Litigation Funding: What the court will consider when determining an application under section 477(2B)
The Federal Court of Australia in Marsden, in the matter of Unified Business Communications Group Pty Ltd (in liq)  FCA 272 considered an application by the liquidator of Unified Business Communications Group Pty Ltd (in liquidation) (the Company) under section 477(2B) of the Corporations Act 2001 (Cth) (Act) authorising his entry into a litigation funding agreement and associated retainer.
The liquidator had formed the view that he had not received all the books and records of the Company and that he may have potential recovery actions for breaches of director duties, insolvent trading and/or voidable transaction claims. The liquidator considered that the next step to further investigate these potential claims would be to apply to the court to issue summonses for examination of the Company directors and various third parties. As such, the liquidator invited the creditors of the Company to offer funding for the proposed examinations, which invitation was declined.
In the absence of any offers for funding, the liquidator entered into a litigation funding agreement that was subject to creditor approval. Ultimately, creditor approval was not given and the liquidator sought approval from the court nunc pro tunc to enter into it and the associated retainer.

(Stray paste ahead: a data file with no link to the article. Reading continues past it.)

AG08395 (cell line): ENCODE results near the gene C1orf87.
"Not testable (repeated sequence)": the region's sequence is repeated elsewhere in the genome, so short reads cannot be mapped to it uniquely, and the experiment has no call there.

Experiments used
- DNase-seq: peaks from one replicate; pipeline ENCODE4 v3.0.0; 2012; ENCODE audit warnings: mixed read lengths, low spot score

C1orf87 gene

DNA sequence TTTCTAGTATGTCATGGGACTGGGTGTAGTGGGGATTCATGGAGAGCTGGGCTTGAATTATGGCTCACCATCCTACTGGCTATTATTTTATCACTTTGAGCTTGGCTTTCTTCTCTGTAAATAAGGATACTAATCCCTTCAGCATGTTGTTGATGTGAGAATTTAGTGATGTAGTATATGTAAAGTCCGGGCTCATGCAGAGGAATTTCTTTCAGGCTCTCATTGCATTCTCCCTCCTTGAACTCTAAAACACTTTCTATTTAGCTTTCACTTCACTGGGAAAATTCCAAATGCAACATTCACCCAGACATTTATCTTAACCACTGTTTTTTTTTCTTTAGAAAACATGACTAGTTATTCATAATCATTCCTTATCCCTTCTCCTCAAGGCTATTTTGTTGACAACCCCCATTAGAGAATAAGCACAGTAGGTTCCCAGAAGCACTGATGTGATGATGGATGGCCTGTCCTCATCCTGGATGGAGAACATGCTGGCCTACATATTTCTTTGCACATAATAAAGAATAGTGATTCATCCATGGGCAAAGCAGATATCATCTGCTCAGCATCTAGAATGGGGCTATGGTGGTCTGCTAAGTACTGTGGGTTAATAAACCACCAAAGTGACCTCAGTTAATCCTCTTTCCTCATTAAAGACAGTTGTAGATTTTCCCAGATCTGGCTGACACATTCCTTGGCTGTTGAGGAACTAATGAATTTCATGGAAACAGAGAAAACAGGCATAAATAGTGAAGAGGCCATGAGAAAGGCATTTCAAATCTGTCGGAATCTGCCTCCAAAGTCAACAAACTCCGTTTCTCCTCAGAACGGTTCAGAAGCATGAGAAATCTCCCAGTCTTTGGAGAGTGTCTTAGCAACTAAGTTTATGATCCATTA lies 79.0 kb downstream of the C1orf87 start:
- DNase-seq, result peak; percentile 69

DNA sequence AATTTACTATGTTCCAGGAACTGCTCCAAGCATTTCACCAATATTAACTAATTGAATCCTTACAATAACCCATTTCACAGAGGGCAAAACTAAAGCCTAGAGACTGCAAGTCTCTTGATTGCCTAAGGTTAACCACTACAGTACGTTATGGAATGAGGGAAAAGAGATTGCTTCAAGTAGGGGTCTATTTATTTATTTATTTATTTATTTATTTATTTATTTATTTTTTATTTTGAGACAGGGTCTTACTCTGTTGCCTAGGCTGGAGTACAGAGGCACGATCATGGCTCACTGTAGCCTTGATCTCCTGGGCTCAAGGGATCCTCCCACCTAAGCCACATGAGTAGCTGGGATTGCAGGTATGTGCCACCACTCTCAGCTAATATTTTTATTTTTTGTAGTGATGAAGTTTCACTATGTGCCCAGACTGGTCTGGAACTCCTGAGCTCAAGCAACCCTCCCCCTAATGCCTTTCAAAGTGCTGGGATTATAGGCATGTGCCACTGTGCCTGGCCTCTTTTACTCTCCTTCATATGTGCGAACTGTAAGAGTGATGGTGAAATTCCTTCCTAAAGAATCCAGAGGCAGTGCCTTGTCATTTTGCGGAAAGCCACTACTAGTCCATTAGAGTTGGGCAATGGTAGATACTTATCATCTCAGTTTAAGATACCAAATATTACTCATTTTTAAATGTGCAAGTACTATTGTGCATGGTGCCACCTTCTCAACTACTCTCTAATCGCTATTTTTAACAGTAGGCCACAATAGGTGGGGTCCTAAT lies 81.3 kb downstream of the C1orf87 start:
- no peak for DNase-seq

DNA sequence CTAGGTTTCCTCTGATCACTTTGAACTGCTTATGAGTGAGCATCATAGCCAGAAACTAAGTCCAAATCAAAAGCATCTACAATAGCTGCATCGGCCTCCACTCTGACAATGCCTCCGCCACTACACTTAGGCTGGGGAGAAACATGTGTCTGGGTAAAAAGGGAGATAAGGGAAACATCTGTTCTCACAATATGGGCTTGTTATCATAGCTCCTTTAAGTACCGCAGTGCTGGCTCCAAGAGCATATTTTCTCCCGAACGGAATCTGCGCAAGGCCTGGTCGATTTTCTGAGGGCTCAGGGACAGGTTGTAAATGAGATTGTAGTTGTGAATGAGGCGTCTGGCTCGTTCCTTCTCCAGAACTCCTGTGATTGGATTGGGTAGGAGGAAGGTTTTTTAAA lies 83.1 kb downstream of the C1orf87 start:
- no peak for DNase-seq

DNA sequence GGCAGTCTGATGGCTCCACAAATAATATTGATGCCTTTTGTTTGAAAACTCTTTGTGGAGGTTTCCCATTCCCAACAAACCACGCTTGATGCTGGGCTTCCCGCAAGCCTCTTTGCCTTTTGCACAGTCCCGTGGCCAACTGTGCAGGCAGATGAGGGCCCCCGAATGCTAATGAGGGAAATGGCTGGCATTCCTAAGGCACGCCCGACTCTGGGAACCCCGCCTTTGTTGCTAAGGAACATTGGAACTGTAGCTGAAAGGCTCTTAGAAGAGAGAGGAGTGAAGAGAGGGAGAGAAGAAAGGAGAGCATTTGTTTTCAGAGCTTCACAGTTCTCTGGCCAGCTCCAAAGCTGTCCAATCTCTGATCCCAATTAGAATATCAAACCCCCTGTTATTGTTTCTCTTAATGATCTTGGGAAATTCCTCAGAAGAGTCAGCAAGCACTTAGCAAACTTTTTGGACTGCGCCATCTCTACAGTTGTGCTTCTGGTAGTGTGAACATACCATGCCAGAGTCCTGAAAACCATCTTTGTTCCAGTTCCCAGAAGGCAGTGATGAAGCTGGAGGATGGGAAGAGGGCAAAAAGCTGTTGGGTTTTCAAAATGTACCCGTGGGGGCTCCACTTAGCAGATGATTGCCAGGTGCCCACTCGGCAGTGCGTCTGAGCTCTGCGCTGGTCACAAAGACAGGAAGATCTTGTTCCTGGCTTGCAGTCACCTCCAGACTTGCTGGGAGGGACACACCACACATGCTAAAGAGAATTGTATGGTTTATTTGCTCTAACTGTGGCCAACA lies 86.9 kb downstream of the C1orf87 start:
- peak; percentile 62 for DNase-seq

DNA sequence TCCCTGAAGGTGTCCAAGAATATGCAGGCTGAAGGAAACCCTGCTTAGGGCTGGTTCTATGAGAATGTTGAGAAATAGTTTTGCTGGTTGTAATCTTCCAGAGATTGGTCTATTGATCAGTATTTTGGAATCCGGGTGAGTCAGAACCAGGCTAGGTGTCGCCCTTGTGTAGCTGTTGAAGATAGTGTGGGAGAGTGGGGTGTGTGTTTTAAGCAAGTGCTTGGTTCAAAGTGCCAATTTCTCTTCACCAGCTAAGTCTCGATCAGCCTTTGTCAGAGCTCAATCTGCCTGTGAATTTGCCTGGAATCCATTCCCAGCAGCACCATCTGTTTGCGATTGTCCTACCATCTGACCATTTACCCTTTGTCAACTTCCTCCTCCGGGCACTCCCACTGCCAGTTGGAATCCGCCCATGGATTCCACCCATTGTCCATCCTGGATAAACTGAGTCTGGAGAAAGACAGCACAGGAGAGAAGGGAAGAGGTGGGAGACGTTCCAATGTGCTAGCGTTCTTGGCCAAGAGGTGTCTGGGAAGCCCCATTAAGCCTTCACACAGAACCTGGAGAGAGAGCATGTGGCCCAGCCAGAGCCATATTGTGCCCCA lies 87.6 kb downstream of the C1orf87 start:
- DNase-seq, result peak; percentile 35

In considering whether to grant approval to the liquidator, the Court considered a number of authorities, in particular, Fortress Credit Corporation (Australia) II Pty Ltd v Fletcher  FCAFC 89 (Fortress). At , the Full Court observed that when considering whether to give approval under s 477(2B), the Court must take into consideration that the purpose for which the powers of a liquidator exist are to, among other things, recover funds for the benefit of creditors.
Relevantly, at  Gleeson J considered the list of factors relevant to the Court’s assessment of a proposed litigation funding agreement (identified at  of the Fortress judgment): –
- the prospects of success of the proposed litigation;
- the interests of creditors other than the proposed defendant;
- possible oppression;
- the nature and complexity of the cause of action;
- the extent to which the liquidator has canvassed other funding options;
- the level of the funder’s premium;
- consultations with creditors; and
- the risks involved in the claim.
In considering the liquidator’s evidence and the above factors, Gleeson J was satisfied that that it was appropriate to approve the liquidator’s entry into the litigation funding agreement. As the liquidator had entered into the agreement in September 2017 (and likely contrary to the terms of section 477(2B), because the agreement required him to obtain approval within a period after the commencement of the agreement) Gleeson J granted approval nunc pro tunc.
In respect of the retainer, Gleeson J accepted the liquidator’s evidence that the commercial terms of the retainer are appropriate, not unusual and generally in the interests of creditors, and accordingly granted approval to enter into the retainer.
The decision serves as a timely reminder of the factors a Court considers when granting approval to enter into agreements on behalf of a company under section 477(2B).
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